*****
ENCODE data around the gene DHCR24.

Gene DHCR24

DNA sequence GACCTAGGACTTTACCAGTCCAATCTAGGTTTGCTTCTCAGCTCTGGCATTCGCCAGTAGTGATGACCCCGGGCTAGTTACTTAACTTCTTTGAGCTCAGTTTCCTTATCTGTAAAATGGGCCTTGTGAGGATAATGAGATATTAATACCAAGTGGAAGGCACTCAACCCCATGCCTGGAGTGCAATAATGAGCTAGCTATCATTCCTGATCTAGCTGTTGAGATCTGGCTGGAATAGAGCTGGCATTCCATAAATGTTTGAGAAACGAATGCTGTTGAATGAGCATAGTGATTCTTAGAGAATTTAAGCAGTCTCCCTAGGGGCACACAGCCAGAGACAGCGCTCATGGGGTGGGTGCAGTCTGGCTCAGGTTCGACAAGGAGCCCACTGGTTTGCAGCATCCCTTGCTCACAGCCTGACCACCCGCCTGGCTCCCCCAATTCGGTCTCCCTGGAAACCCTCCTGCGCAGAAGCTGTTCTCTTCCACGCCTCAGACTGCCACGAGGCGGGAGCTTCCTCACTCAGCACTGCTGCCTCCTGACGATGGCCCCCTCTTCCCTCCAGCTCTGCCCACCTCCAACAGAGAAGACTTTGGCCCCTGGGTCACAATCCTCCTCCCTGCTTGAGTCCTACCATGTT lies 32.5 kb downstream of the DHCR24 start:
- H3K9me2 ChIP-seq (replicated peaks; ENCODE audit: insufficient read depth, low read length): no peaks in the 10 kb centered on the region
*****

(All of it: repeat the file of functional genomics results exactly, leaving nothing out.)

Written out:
ENCODE data around the gene DHCR24.

Gene DHCR24

DNA sequence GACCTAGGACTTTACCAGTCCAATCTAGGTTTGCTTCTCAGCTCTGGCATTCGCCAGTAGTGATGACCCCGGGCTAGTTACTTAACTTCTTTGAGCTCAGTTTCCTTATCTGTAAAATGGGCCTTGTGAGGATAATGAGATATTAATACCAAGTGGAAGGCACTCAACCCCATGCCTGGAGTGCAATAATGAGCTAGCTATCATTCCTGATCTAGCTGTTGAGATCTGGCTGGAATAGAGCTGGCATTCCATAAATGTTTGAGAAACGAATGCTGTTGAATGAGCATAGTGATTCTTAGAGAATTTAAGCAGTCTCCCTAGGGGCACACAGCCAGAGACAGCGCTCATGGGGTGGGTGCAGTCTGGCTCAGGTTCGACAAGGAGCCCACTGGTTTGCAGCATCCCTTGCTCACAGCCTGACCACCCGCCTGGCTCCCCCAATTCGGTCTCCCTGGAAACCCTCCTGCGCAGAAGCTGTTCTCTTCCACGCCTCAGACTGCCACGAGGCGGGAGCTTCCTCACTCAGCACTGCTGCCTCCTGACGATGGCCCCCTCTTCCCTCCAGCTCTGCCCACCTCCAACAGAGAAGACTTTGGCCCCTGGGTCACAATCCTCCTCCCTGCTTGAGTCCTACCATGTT lies 32.5 kb downstream of the DHCR24 start:
- H3K9me2 ChIP-seq (replicated peaks; ENCODE audit: insufficient read depth, low read length): no peaks in the 10 kb centered on the region